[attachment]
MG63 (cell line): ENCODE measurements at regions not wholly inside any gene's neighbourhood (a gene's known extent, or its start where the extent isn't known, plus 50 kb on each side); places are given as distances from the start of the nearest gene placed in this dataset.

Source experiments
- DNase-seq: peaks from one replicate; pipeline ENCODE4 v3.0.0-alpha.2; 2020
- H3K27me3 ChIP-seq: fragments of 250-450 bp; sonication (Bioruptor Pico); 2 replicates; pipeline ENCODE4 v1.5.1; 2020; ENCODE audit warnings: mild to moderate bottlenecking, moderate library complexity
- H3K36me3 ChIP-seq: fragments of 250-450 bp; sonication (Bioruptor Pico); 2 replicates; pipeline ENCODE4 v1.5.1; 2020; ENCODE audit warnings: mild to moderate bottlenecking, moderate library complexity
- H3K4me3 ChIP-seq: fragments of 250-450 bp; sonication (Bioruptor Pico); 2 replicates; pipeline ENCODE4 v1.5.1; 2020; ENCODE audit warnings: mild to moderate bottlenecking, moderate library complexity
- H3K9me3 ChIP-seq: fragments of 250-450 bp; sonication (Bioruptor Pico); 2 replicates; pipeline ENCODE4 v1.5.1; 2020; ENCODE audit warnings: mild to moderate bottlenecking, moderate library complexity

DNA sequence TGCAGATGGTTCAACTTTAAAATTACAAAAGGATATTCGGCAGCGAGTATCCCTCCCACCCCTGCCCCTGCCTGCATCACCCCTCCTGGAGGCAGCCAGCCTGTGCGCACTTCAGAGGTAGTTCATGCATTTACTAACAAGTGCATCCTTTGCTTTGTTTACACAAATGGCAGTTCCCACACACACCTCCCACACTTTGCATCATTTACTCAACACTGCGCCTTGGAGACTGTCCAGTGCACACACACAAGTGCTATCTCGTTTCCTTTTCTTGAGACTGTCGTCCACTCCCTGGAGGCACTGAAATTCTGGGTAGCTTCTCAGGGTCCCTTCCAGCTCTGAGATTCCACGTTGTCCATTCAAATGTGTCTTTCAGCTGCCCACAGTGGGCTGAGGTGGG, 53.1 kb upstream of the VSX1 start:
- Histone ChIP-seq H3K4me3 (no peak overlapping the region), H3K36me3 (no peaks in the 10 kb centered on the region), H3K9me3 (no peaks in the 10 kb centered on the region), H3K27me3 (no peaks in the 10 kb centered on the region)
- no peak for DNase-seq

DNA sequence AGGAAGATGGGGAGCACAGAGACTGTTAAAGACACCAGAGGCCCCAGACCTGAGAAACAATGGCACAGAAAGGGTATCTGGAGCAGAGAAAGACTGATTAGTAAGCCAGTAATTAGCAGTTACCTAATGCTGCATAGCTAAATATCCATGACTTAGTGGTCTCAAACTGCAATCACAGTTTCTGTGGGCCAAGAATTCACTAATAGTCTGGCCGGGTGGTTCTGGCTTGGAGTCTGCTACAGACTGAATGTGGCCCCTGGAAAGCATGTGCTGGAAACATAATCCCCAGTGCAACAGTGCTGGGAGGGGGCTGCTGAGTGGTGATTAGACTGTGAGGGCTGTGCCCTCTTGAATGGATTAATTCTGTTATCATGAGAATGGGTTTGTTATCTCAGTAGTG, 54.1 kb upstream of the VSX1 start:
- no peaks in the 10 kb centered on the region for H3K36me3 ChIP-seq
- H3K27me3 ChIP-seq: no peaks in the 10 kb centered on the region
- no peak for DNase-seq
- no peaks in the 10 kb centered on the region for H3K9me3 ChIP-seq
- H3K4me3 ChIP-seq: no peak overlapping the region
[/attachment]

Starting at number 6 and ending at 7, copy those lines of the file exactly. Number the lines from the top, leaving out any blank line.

- H3K4me3 ChIP-seq: fragments of 250-450 bp; sonication (Bioruptor Pico); 2 replicates; pipeline ENCODE4 v1.5.1; 2020; ENCODE audit warnings: mild to moderate bottlenecking, moderate library complexity
- H3K9me3 ChIP-seq: fragments of 250-450 bp; sonication (Bioruptor Pico); 2 replicates; pipeline ENCODE4 v1.5.1; 2020; ENCODE audit warnings: mild to moderate bottlenecking, moderate library complexity